Are you worried about losing your job due to the current pandemic? You are not alone.

It might seem a bit ‘glass half empty’ to write an article giving people advice on what you should do in the event you lose your job before you have even lost it.

I hope with every part of me that you do not need this article at all. I wish that no one did. But I’d also like to help you be prepared and ready to launch into a new role in the event that you do lose your job given the current environment we find ourselves in.

I’d like you to be in the best position possible to secure another job as quickly as possible.

I’d like to limit the downtime you have stressing about a lack of money coming in.

I’d like you to feel ready and not overwhelmed or paralysed with stress because you were already prepared that this day could come.

I’d like you to feel a sense of confidence knowing that your ducks are in a row should you find yourself let go.

Or, if you are someone that has just lost their job, then I hope this list moves you to action quickly and gives you a sense of direction on what to do next.

So, here are a list of 10 things that you can do right NOW to get you prepared in the event that you do lose your job,

[or in the event that you just have].

  1. Review your Linkedin profile and ensure it is up to date with your latest job roles and main responsibilities. If you do not have a LinkedIn profile, GET ONE NOW. If you would like more information on how to “Pimp your LinkedIn profile” click here for a blog I wrote a little while back that gives you a number of tips and tricks to have your profile looking it's best to attract recruiters.
  2. Update and review your resume. Ensure that your resume is also up to date, aligned with your LinkedIn profile, and looking professional with NO grammatical and spelling errors. Also ensure that you are selling yourself and your main achievements in the best light possible. If you need a place to start for resume templates, Canva is free and offers a couple of great options, as should your Microsoft Word account.
  3. Lock down your privacy settings on your social media accounts including Facebook and Instagram. Recruiters will often look for you on social platforms, and that picture of you doing the splits on a keg in your bikini (although an impressive skill) perhaps might not be quite what they are looking for. Additionally, if you have taken to socials to bag out your previous employer, I am thinking that your new potential new employer might see this as a bit of a red flag.
  4. Reflect on your key achievements in your current or most recent role NOW. What value have you added? What skills have you learnt? How are they transferable to other roles? WRITE THIS DOWN and continue to build on it as you think of things.
  5. Practice your answers to these interview questions that you will almost always get asked. CLICK HERE for your practice questions. Ensure you have examples of things you have done, scenarios you have been involved ready to talk about – you will be asked to talk about them.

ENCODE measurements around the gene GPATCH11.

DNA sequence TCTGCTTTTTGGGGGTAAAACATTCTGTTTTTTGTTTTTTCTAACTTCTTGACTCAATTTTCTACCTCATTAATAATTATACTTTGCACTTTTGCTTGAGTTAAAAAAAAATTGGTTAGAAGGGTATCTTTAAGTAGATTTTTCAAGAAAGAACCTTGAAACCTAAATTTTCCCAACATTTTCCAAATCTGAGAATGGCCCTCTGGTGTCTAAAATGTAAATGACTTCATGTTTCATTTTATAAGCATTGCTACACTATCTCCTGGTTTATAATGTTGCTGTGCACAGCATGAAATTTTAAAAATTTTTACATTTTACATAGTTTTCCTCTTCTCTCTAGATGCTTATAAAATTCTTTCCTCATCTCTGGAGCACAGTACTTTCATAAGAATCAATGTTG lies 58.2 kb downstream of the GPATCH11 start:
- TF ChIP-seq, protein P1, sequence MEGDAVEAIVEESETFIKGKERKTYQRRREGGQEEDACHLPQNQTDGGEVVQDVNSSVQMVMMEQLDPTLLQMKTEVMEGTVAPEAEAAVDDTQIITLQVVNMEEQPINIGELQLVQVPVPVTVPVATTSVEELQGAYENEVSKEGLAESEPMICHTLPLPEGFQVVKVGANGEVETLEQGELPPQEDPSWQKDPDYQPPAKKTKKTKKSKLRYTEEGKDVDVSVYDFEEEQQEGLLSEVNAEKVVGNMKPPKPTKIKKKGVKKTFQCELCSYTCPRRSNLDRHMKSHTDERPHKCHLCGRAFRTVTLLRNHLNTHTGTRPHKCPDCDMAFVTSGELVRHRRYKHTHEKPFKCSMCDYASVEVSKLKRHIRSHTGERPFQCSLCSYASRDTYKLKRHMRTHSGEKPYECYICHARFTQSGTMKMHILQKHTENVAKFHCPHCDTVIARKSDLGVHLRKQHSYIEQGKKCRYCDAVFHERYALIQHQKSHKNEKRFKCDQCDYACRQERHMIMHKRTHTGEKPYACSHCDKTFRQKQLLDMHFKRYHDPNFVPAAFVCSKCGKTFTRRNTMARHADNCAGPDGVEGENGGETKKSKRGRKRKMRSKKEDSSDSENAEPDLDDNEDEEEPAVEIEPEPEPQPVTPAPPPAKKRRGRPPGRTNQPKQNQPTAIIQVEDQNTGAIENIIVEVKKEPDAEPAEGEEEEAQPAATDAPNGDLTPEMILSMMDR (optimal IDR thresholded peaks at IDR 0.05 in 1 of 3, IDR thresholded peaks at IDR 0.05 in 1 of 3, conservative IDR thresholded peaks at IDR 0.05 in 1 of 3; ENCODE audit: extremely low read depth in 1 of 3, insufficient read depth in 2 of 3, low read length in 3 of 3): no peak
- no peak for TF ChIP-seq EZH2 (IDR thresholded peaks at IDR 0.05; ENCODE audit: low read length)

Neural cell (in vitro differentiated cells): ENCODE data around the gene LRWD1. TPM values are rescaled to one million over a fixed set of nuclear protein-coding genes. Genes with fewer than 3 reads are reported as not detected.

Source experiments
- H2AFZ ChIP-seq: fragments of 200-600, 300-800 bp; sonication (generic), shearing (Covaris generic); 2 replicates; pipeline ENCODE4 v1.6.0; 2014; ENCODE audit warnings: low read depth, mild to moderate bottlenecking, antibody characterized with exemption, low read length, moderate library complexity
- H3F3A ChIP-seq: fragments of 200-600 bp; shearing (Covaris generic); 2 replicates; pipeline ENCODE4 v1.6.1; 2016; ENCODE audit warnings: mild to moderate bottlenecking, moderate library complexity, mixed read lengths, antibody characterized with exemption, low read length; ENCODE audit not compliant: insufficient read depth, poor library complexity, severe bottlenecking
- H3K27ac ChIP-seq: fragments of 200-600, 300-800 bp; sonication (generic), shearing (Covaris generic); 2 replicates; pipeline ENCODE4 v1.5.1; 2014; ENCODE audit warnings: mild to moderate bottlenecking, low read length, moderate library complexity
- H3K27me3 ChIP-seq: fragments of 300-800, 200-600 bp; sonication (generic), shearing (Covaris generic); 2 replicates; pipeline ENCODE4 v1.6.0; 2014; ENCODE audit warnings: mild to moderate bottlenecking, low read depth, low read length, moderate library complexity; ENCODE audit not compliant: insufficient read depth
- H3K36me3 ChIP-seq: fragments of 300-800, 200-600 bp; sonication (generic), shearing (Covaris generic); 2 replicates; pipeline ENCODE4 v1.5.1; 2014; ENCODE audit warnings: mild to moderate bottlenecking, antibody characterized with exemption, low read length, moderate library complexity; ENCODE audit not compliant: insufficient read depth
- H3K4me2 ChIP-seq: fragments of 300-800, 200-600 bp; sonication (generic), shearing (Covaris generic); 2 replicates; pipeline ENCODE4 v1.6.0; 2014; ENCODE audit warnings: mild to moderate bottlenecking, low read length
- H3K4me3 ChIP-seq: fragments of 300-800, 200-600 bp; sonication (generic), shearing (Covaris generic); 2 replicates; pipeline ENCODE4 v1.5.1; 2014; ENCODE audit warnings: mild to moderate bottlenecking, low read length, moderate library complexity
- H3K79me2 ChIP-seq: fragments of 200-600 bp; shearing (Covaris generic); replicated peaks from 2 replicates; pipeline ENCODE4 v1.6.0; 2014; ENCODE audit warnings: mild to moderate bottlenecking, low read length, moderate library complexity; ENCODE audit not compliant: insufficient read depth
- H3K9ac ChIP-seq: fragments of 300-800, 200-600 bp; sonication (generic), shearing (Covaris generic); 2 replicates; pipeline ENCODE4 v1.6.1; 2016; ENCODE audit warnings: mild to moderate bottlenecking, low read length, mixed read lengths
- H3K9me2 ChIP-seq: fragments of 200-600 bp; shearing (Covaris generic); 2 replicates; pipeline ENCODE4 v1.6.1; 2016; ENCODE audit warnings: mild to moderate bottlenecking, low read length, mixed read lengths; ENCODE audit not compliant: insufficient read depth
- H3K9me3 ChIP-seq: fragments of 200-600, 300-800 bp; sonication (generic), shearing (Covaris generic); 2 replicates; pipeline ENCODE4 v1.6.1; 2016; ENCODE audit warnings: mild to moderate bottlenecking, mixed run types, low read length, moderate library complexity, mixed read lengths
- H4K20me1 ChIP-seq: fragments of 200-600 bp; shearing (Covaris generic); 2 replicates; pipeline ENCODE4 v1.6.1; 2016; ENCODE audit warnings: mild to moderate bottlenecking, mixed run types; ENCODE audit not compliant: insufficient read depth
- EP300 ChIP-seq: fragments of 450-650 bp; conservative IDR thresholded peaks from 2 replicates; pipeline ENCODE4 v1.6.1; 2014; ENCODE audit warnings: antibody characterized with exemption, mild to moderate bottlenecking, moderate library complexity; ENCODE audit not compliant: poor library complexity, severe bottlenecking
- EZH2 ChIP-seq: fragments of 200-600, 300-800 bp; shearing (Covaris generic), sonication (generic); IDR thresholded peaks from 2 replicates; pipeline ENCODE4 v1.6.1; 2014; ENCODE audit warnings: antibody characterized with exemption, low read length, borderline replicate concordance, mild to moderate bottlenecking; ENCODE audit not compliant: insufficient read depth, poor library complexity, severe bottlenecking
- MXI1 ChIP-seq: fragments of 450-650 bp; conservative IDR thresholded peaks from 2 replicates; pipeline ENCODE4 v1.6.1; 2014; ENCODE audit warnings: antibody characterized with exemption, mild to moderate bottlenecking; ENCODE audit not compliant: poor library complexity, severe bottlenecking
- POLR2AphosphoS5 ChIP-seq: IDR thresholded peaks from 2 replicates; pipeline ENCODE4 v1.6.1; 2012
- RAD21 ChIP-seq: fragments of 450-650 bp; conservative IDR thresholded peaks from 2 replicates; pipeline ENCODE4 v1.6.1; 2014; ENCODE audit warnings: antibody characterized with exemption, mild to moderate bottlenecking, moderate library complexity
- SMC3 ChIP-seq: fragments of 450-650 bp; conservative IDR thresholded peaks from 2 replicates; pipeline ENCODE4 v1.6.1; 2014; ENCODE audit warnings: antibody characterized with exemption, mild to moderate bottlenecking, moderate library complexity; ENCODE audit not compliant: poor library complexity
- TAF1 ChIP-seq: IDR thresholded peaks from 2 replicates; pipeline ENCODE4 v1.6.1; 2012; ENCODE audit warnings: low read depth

6. Make contact with old connections or professional networks NOW. Build the relationship back up now and invest time into it. There is nothing more insincere than not hearing from someone for years and then the first time you do is because they want a favour from you. You are far more likely to receive help from someone when they don’t just feel used for the moment.
  7. Review your current financial situation. Do you know all of your monthly expenses and are they captured in a budget? If not, do this now. It is critical you know what your non-negotiable expenses are in terms of monthly payments so that you can prepare for coverage of this in the event you do find yourself out of work for a period of time.
  8. Whilst we are looking at budgets, look at areas within your budget that you may be able to pause for now. Are there non-essentials that are chewing up a fair bit of your monthly expenses? E.g Do you need to be ordering Uber Eats 5 nights a week? Is it time to get rid of Foxtel? (side note – does anyone even have Foxtel anymore, anyway??)
  9. Keep your eyes on the job market NOW and know what vacancies are currently out there in your field. Do this daily. Save jobs that you like the look of to your profile on LinkedIn or Seek (if you are in Australia) and watch how long they stay up for. Look at the specifics of the advertisements and add these things to your resume and LinkedIn profile if they are skills you have/things you have done.
  10. Use this time to hone and cultivate your skills even further using the abundance of online resources. Could your Excel skills do with a bit of work? Perhaps you have skills that may not have been required in your last job, but with a bit of a dust off could see you in great stead for another job. Employers love pro-activity and initiative. Being able to demonstrate the work you have been doing to ensure you are an asset to their business will be looked upon favourably.

The above tips are all things you can do NOW. Although I hope you do not need them, if you have that feeling in your stomach that something might change for you, then now is the time to get on the front foot with it and help yourself.

If you have any questions, please feel free to hit me up at yo****@ea***************.com .

Or, if you still feel after reading through these posts that you need some extra help to nail your resume, LinkedIn profile, or your next job interview, I am here to help you. I am doing a number of pro-bono projects at the moment to assist people where I can, but I am also reducing my standard rates considerably in acknowledgement of the challenging times we are all in.

I look forward to hearing from you!